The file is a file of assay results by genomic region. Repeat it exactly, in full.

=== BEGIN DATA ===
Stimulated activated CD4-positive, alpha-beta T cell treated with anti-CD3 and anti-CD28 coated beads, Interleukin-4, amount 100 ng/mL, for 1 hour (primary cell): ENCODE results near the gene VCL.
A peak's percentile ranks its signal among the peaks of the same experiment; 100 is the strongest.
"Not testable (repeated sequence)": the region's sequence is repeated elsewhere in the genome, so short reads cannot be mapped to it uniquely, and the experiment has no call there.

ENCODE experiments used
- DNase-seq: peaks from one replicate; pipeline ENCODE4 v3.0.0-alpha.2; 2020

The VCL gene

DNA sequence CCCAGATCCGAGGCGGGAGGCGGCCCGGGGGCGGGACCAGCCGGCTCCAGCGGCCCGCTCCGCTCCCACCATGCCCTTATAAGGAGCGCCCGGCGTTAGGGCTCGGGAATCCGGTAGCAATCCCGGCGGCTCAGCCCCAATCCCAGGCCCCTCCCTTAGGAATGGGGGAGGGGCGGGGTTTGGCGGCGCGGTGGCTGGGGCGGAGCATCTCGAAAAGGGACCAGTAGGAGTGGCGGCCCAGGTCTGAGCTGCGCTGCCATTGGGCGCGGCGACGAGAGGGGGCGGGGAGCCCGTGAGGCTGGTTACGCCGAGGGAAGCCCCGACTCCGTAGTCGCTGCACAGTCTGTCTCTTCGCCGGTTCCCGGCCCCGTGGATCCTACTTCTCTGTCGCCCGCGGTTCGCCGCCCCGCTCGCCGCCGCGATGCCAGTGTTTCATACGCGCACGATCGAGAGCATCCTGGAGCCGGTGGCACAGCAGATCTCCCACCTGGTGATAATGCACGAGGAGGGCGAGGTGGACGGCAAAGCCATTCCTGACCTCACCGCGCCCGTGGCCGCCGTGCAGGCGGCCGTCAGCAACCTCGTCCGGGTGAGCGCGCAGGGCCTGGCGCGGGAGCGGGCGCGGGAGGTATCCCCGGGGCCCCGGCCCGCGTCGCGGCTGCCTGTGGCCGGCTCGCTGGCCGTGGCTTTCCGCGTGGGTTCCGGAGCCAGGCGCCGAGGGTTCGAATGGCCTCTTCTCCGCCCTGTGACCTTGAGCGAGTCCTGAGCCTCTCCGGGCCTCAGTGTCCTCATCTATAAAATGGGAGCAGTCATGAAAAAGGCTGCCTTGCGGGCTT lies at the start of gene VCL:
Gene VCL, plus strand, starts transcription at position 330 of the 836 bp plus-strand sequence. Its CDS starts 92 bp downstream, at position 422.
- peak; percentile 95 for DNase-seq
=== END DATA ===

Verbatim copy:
Stimulated activated CD4-positive, alpha-beta T cell treated with anti-CD3 and anti-CD28 coated beads, Interleukin-4, amount 100 ng/mL, for 1 hour (primary cell): ENCODE results near the gene VCL.
A peak's percentile ranks its signal among the peaks of the same experiment; 100 is the strongest.
"Not testable (repeated sequence)": the region's sequence is repeated elsewhere in the genome, so short reads cannot be mapped to it uniquely, and the experiment has no call there.

ENCODE experiments used
- DNase-seq: peaks from one replicate; pipeline ENCODE4 v3.0.0-alpha.2; 2020

The VCL gene

DNA sequence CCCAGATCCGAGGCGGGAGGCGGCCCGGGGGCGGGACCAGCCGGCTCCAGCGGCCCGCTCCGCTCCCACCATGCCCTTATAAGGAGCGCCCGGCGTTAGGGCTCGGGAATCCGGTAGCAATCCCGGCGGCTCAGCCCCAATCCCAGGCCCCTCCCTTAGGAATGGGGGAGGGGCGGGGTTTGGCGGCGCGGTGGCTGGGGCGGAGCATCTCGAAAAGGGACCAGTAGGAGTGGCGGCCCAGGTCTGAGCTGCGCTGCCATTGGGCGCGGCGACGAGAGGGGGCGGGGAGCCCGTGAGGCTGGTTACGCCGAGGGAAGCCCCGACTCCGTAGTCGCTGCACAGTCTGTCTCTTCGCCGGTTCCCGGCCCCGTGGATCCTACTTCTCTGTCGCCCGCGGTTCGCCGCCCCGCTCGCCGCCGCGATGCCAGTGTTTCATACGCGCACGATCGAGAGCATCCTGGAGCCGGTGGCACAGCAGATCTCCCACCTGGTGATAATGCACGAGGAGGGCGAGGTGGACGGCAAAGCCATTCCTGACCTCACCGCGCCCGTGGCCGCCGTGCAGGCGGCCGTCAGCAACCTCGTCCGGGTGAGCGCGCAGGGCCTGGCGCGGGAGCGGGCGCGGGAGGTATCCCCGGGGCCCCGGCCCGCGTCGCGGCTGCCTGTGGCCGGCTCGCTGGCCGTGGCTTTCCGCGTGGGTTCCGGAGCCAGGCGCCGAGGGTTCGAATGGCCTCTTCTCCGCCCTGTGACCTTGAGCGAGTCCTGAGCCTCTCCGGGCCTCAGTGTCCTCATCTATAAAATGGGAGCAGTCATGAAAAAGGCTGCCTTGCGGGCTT lies at the start of gene VCL:
Gene VCL, plus strand, starts transcription at position 330 of the 836 bp plus-strand sequence. Its CDS starts 92 bp downstream, at position 422.
- peak; percentile 95 for DNase-seq